However, many wrote in their own answers, sharing both products AND techniques make a difference. Others noted that they had a severe learning curve and a lot of trial and error when it came to technique and products. 

did products or technique make a greater difference in achieving the results you wanted chart with responses

Just over 50% tried 4-6 styling techniques before finding the ones that worked for them. 25% said it took only 1-3 times before they found a process that worked for them, while 14% said it took 7-10 tries. The remainder indicated that they made 10+ efforts before finding their way. 

how many styling techniques did you try before finding the right ones chart with responses

Hair Product Use

Hair products are a big deal to those of us with textured hair. Oftentimes, the secret to managing curls and waves is using the right product. And textured hair consumers are very likely to invest in products for their curls and waves. A recent study showed that curly girls spend the most money on a single hair care product. (source)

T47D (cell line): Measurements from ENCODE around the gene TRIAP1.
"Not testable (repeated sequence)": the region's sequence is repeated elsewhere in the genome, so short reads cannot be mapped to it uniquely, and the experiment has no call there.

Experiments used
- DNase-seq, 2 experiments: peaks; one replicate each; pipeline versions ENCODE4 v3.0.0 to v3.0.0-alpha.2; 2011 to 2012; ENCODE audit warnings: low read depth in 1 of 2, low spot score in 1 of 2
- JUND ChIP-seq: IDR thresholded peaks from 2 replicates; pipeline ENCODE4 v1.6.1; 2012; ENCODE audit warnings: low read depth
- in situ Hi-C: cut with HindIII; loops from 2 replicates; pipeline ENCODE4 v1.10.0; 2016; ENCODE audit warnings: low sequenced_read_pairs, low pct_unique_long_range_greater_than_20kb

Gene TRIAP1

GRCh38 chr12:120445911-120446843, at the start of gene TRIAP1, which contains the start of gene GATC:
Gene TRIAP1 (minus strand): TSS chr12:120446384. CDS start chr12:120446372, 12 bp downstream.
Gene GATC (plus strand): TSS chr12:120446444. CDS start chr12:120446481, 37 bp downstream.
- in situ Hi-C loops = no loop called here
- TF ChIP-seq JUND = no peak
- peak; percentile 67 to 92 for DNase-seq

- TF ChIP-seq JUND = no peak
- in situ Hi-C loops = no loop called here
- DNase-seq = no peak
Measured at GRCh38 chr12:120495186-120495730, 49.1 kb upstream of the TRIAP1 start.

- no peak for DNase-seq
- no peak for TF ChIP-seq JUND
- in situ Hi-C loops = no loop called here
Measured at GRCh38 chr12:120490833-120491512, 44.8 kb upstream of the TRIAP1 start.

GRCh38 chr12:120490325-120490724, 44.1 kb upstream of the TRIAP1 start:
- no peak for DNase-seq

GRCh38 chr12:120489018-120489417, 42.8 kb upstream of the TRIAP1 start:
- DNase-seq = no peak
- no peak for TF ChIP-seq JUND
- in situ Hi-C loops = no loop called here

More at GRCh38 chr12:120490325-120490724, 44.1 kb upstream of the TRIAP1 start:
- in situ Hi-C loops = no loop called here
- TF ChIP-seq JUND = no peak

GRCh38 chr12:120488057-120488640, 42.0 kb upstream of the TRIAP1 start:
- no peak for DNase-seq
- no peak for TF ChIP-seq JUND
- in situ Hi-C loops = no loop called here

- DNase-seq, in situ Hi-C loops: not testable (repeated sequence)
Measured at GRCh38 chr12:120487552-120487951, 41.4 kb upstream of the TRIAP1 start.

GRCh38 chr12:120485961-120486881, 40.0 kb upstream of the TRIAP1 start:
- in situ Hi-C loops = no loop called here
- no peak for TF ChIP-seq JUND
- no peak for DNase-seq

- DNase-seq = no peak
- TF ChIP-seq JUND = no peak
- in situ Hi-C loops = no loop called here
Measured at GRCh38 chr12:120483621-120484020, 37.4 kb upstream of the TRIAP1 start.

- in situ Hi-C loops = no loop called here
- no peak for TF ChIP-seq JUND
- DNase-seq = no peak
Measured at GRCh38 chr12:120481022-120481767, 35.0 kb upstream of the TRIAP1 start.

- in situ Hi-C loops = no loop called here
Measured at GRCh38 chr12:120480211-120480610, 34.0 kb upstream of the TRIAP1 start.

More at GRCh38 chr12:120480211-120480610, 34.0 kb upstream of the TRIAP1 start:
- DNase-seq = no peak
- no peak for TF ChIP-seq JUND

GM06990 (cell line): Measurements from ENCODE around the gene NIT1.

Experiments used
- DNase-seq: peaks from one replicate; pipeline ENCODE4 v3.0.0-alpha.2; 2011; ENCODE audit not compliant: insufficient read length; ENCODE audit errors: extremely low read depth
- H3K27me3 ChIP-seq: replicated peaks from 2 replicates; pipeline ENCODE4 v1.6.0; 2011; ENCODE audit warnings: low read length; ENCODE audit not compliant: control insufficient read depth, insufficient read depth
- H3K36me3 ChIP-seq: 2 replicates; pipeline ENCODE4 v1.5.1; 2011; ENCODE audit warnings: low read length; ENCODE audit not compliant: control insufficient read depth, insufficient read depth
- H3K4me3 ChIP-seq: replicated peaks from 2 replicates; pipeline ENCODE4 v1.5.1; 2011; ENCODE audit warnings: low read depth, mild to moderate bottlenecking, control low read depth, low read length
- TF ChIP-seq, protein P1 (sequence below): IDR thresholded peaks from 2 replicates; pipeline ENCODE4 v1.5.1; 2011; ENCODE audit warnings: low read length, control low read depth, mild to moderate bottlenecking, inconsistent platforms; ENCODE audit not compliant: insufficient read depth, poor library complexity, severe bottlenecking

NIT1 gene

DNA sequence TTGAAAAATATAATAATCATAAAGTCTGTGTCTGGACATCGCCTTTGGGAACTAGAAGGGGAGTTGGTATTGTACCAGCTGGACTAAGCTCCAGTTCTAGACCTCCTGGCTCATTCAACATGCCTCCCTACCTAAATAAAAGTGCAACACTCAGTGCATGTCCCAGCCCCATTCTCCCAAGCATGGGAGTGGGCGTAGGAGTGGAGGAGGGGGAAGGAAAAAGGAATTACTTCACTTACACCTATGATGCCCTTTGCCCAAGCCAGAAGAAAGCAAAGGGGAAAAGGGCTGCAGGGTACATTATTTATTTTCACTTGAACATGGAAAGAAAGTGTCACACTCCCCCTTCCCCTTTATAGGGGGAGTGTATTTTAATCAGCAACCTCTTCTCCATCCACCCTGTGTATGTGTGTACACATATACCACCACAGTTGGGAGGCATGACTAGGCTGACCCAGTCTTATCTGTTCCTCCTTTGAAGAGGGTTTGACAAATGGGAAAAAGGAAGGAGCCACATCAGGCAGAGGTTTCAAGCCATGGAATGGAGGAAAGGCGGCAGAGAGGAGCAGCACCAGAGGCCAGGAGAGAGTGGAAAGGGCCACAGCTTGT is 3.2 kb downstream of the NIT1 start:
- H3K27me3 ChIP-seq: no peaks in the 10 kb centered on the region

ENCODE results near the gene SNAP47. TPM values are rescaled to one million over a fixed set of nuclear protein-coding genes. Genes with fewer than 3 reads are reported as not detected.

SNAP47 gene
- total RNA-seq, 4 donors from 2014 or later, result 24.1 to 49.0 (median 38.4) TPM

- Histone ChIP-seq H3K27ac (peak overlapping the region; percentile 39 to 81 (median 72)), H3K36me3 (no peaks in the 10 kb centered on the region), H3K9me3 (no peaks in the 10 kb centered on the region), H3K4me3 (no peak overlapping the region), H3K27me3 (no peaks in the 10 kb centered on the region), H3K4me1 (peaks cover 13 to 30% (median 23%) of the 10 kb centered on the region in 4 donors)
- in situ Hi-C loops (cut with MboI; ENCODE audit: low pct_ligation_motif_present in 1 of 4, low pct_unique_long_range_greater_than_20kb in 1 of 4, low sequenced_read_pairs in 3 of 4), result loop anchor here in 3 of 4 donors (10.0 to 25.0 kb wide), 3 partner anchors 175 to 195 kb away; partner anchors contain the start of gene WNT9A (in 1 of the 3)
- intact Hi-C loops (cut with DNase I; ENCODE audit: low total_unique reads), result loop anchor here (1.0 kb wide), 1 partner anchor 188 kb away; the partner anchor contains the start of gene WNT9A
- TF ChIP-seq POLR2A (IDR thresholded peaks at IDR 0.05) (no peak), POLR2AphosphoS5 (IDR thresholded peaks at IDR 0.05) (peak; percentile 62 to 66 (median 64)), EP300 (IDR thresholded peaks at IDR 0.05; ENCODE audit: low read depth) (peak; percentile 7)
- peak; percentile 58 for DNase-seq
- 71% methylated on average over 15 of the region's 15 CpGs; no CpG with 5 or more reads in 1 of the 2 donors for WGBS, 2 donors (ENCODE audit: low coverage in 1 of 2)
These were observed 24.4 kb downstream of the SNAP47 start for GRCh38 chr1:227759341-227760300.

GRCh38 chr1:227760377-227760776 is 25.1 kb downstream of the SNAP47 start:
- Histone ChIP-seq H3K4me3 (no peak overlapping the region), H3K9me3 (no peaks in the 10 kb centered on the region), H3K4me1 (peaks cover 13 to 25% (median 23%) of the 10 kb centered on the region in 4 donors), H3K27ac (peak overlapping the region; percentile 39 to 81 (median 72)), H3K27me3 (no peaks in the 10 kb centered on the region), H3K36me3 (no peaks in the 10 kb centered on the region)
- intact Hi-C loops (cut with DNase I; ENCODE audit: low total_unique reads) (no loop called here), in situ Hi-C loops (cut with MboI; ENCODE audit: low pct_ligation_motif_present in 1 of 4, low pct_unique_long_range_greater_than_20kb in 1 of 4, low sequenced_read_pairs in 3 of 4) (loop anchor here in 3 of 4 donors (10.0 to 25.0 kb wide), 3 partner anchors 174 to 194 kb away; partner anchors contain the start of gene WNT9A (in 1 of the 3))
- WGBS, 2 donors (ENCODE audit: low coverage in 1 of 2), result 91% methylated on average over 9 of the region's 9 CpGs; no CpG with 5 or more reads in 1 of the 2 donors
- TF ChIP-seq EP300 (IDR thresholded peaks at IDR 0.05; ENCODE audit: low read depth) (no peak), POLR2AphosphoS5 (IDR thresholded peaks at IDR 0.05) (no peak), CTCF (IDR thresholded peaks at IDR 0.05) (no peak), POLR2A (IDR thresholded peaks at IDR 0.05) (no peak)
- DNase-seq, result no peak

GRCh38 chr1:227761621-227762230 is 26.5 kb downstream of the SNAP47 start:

What are the biggest factors that play into selecting and buying products for curly girls? Hair characteristics! An overwhelming majority use products that suit their hair’s texture, density, porosity, and health. 

do you buy products that suit your hair characteristics or based on your curls pattern chart with responses

Product ingredients were also a huge factor, many noted they looked at labels to determine if it would be good for their hair. A smaller minority shared that they bought items with labels targeting their hair patterns (2C, 3A, etc.).